ECO-system over EGO-system & Other Learnings from Design Forum XV

At the recent AIA Virginia Design Forum XV: South is Up! event Hanbury Design Director, Rob Reis, participated in an evening and full day of thought-provoking discussion and knowledge-sharing from an exceptional line-up of visionary designers celebrating Latin American architecture and design. Speakers gave an intimate look at their body of work which questions, explores, and redefines “spaces that respect and celebrate their urban and natural ecosystems and their rich cultural contexts.”

Read along as Rob shares key takeaways from the program below…

Juan Luis Burke, Ph.D. | Moderator, University of Maryland School of Architecture, Planning, and Preservation | Welcome and Opening Remarks

Juan was an incredible find as moderator. He teaches design studio, as well as history and theory of architecture at the University of Maryland. His research revolves around the history and theory of the architecture and urbanism produced during the period ranging from the sixteenth century to the present, with an emphasis on Latin America—particularly Mexico—and the connections between this region with Spain, Italy, and North America. He holds a Master of Architecture and a Ph.D. in architectural history and theory from McGill University, which has been the source of several previous Hanbury Summer Scholars.

Juan opened Design Forum XV with an overview of Latin American architecture and architects—a broad net to throw—and he concluded his introduction by requesting of us: “Let us avoid the pretension of encompassing the totality of this region… let us avoid the pretension of encompassing the totality the people, the place, their work, by a definition that ignores the spirit, ingenuity, and ‘Latin’ identity so critical.” In other words, pause both our [North American] preconceptions and our egocentric tendencies; a notion becoming ever more present in discussions of equity, inclusiveness, and simply understanding the experience and reality of others.

Smiljan Radić | Estudio Palma, Chile

Mainly known outside of his home country for his design of the 2014 Serpentine Gallery Pavilion, architect Smiljan Radić is one of the more prominent figures currently in Chilean architecture. With a distinctive approach to form and materials, and particularly attuned to the natural setting, Smiljan primarily designs small- to medium-sized projects that flirt with the notion of fragility. Working at these scales allows him to use artisanal production techniques and avoid mass production.

Smiljan draws and sketches extensively and gets inspiration from both the written and visual world. He’s probably best known for this 2014 Serpentine Pavilion, which was inspired by Castle of the Selfish Giant imagined by nineteenth-century author Oscar Wilde. We typically render and make models resembling the final built work, in this case, Smiljan wanted his “pavilion to have the qualities of a giant hand-made model.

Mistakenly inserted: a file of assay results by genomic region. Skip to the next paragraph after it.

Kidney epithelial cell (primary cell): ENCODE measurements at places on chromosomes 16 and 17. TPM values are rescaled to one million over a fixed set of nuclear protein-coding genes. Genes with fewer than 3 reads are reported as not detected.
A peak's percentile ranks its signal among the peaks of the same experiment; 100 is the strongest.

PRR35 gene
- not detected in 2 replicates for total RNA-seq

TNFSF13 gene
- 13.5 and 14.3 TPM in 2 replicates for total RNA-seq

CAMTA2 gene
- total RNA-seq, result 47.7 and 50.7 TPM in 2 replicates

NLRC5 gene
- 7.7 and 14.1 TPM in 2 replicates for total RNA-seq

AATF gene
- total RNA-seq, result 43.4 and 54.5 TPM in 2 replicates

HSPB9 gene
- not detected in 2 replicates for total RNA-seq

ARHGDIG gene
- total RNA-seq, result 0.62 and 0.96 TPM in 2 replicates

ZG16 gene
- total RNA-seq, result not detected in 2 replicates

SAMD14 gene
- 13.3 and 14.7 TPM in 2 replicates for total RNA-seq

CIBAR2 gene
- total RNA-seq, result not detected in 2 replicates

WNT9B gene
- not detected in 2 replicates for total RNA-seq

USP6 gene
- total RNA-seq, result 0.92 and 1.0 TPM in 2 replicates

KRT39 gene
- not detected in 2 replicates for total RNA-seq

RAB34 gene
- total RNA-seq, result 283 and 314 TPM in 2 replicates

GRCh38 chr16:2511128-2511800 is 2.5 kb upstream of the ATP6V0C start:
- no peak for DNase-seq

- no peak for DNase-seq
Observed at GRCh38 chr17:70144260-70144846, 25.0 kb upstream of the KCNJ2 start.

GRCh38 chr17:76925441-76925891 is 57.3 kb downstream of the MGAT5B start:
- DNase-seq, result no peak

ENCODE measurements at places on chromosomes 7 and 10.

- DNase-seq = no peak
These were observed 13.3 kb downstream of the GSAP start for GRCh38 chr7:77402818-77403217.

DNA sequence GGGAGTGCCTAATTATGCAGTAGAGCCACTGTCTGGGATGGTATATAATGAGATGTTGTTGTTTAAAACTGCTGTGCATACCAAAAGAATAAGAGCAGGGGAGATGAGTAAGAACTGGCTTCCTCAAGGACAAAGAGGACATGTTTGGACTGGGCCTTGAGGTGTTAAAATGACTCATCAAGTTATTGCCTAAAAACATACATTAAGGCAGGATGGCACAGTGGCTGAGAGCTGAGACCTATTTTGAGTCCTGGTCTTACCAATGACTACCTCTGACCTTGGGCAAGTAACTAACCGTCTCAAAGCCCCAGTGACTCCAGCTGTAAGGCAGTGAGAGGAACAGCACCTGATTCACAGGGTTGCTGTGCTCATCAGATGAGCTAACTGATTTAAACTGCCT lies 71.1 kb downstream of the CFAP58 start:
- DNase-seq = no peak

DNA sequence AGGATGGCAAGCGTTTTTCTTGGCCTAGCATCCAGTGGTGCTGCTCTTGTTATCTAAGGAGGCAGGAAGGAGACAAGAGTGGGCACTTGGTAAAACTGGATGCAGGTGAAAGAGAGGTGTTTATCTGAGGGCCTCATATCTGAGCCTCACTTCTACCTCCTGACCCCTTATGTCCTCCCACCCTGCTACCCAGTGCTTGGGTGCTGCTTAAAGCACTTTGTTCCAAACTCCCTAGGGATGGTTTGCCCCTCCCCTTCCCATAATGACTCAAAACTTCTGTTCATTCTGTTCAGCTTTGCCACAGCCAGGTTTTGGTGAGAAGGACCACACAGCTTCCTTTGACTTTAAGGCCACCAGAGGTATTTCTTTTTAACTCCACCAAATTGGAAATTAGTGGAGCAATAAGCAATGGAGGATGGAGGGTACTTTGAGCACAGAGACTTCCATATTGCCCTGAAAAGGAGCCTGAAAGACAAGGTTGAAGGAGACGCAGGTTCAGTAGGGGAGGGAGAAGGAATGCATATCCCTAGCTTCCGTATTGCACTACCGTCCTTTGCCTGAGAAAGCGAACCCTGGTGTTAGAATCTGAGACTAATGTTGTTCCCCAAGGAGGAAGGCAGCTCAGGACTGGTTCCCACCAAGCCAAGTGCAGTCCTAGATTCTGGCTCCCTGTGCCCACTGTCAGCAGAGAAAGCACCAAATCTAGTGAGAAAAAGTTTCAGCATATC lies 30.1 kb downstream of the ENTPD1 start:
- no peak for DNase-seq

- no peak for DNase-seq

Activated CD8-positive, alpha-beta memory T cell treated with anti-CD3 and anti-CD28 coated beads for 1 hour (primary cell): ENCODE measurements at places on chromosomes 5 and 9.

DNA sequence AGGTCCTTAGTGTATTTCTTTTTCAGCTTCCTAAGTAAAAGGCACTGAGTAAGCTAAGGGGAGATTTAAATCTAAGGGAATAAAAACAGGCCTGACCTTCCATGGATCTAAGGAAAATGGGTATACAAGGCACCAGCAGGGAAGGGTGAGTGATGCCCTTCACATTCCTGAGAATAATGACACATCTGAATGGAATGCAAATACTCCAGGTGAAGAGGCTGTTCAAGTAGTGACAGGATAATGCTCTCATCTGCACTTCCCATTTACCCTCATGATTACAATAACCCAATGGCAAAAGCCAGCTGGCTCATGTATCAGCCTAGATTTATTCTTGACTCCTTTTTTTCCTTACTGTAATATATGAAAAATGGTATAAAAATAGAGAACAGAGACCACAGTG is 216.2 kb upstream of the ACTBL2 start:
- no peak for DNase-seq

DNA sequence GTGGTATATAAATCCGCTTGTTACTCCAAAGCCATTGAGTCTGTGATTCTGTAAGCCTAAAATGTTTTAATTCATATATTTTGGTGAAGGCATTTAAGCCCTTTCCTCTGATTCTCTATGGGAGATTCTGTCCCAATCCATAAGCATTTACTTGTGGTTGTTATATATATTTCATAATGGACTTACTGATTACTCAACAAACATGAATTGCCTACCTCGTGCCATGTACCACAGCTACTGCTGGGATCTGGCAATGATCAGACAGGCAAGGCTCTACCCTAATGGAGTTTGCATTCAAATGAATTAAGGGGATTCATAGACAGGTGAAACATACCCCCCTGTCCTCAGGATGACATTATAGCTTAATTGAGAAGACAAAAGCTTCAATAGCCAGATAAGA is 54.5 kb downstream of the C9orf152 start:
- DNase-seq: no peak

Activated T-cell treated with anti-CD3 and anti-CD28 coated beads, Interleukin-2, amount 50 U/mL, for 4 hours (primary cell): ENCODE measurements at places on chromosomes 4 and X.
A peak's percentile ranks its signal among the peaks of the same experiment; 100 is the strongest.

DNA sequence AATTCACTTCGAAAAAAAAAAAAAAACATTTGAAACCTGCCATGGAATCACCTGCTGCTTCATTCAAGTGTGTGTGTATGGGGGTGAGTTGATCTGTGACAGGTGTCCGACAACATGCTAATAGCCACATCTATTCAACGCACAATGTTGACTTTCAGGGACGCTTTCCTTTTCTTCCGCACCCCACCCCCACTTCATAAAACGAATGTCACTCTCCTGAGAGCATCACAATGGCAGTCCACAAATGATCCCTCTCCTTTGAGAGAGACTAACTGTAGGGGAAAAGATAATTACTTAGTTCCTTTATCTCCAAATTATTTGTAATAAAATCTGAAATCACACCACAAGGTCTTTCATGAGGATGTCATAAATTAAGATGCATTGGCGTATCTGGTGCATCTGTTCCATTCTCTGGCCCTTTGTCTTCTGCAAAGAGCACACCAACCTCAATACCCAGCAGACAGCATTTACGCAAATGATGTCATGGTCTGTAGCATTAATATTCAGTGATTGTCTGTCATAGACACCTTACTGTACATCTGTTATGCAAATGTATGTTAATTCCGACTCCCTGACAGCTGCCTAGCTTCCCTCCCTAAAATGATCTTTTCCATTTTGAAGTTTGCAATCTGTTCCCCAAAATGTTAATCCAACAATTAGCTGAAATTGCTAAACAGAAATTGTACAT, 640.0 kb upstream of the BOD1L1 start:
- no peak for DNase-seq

From the outside, the pavilion is a fragile shell suspended on large quarry stones. The shell—white, translucent, and made of fiberglass—is raised above a ripple in the landscape allowing an open patio but also lowering the ground plane and creating the sensation that the entire volume is floating.

Radić’s sources of inspiration range from randomly serendipitous (seemingly) to exacting. One constant though evident in his work: the conversation between his interventions and the landscape, “between a known and a strange (new) artifact - which are often disparate objects (Serpentine Pavilion). It’s like the shadow of a relative that you don’t know.” Ok… think about that for a minute. Regardless, his work is amazingly varied and beyond simple categorizing.

Check out –

Prism House + Terrace Room

Teatro Regional del Biobio

House for the Poem of the Right Angle

And the dome for Alexander McQueen's Spring Summer 2022 show space 

Each work is truly unique and an invention of his inspiration. Juan Luis Berke commented “Smiljan’s work ranges from displays of clear tectonic principles to more ephemeral inspirations. Often simultaneously.”

Cazú Zegers | Cazú Zegers Arquitectura | Andes Workshop, Chile: Mondo Nostro: The 21st C Urgency

"We need to go back to the land and understand it as sacred. We need to elevate ECO-system over EGO-system." In these opening words, Cazú Zegers essentially shared her design philosophy and her approach to architecture. In a design and teaching career intimately related to Latin America, its territory, landscape, and traditions she has proposed new ways of understanding and inhabiting the territory—with a properly Latin American language—giving shape to strategies for a variety of peoples and cultures to inhabit space without overtly imposing themselves, but rather entering into dialogue with the environment and inhabiting, while leaving nearly no mark and being a kind addition to nature. With a poetic reflection on the way we inhabit the landscape, she inspires a "light and precarious inhabit" of low-tech architecture that exudes a high experiential impact. A "low-tech posture is proposed that learns from local processes and their ancestral techniques."

Cazú’s low-lying Hotel Patagonia "melts with the land and sea" illustrating an almost submissive response to place and space, employing local processes and depending upon the materials, construction, and detailing that has worked here through time.